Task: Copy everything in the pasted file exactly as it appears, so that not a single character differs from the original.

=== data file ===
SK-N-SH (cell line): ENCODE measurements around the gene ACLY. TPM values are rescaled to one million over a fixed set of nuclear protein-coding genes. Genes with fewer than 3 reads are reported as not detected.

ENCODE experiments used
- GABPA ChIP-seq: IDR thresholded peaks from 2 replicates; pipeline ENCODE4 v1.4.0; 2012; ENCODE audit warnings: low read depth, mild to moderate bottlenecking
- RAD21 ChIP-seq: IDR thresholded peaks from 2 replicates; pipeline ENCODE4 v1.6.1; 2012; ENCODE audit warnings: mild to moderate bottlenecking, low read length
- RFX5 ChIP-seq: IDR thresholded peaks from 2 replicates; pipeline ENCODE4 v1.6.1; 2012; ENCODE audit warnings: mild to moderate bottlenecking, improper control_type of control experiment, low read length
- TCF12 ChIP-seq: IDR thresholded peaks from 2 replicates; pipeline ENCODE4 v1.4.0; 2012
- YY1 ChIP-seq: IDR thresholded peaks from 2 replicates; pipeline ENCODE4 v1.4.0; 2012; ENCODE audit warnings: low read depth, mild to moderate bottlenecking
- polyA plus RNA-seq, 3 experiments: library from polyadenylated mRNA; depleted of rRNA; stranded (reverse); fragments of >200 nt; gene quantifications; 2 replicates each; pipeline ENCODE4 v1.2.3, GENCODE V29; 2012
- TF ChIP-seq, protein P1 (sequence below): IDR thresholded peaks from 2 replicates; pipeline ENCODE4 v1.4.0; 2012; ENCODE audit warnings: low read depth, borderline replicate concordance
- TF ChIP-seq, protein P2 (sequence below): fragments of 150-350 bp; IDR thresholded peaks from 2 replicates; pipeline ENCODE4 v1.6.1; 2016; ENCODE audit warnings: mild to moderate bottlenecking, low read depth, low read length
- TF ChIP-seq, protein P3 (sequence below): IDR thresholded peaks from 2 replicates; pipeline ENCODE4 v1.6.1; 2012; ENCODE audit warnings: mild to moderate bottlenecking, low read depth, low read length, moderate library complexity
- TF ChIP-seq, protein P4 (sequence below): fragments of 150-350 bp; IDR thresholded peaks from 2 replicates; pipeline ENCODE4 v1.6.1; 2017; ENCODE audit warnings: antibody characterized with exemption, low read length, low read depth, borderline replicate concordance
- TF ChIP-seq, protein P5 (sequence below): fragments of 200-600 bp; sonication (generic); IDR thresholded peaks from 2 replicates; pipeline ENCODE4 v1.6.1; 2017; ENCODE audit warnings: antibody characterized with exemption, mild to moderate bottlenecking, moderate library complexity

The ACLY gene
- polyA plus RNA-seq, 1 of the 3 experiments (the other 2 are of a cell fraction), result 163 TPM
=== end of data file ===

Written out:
SK-N-SH (cell line): ENCODE measurements around the gene ACLY. TPM values are rescaled to one million over a fixed set of nuclear protein-coding genes. Genes with fewer than 3 reads are reported as not detected.

ENCODE experiments used
- GABPA ChIP-seq: IDR thresholded peaks from 2 replicates; pipeline ENCODE4 v1.4.0; 2012; ENCODE audit warnings: low read depth, mild to moderate bottlenecking
- RAD21 ChIP-seq: IDR thresholded peaks from 2 replicates; pipeline ENCODE4 v1.6.1; 2012; ENCODE audit warnings: mild to moderate bottlenecking, low read length
- RFX5 ChIP-seq: IDR thresholded peaks from 2 replicates; pipeline ENCODE4 v1.6.1; 2012; ENCODE audit warnings: mild to moderate bottlenecking, improper control_type of control experiment, low read length
- TCF12 ChIP-seq: IDR thresholded peaks from 2 replicates; pipeline ENCODE4 v1.4.0; 2012
- YY1 ChIP-seq: IDR thresholded peaks from 2 replicates; pipeline ENCODE4 v1.4.0; 2012; ENCODE audit warnings: low read depth, mild to moderate bottlenecking
- polyA plus RNA-seq, 3 experiments: library from polyadenylated mRNA; depleted of rRNA; stranded (reverse); fragments of >200 nt; gene quantifications; 2 replicates each; pipeline ENCODE4 v1.2.3, GENCODE V29; 2012
- TF ChIP-seq, protein P1 (sequence below): IDR thresholded peaks from 2 replicates; pipeline ENCODE4 v1.4.0; 2012; ENCODE audit warnings: low read depth, borderline replicate concordance
- TF ChIP-seq, protein P2 (sequence below): fragments of 150-350 bp; IDR thresholded peaks from 2 replicates; pipeline ENCODE4 v1.6.1; 2016; ENCODE audit warnings: mild to moderate bottlenecking, low read depth, low read length
- TF ChIP-seq, protein P3 (sequence below): IDR thresholded peaks from 2 replicates; pipeline ENCODE4 v1.6.1; 2012; ENCODE audit warnings: mild to moderate bottlenecking, low read depth, low read length, moderate library complexity
- TF ChIP-seq, protein P4 (sequence below): fragments of 150-350 bp; IDR thresholded peaks from 2 replicates; pipeline ENCODE4 v1.6.1; 2017; ENCODE audit warnings: antibody characterized with exemption, low read length, low read depth, borderline replicate concordance
- TF ChIP-seq, protein P5 (sequence below): fragments of 200-600 bp; sonication (generic); IDR thresholded peaks from 2 replicates; pipeline ENCODE4 v1.6.1; 2017; ENCODE audit warnings: antibody characterized with exemption, mild to moderate bottlenecking, moderate library complexity

The ACLY gene
- polyA plus RNA-seq, 1 of the 3 experiments (the other 2 are of a cell fraction), result 163 TPM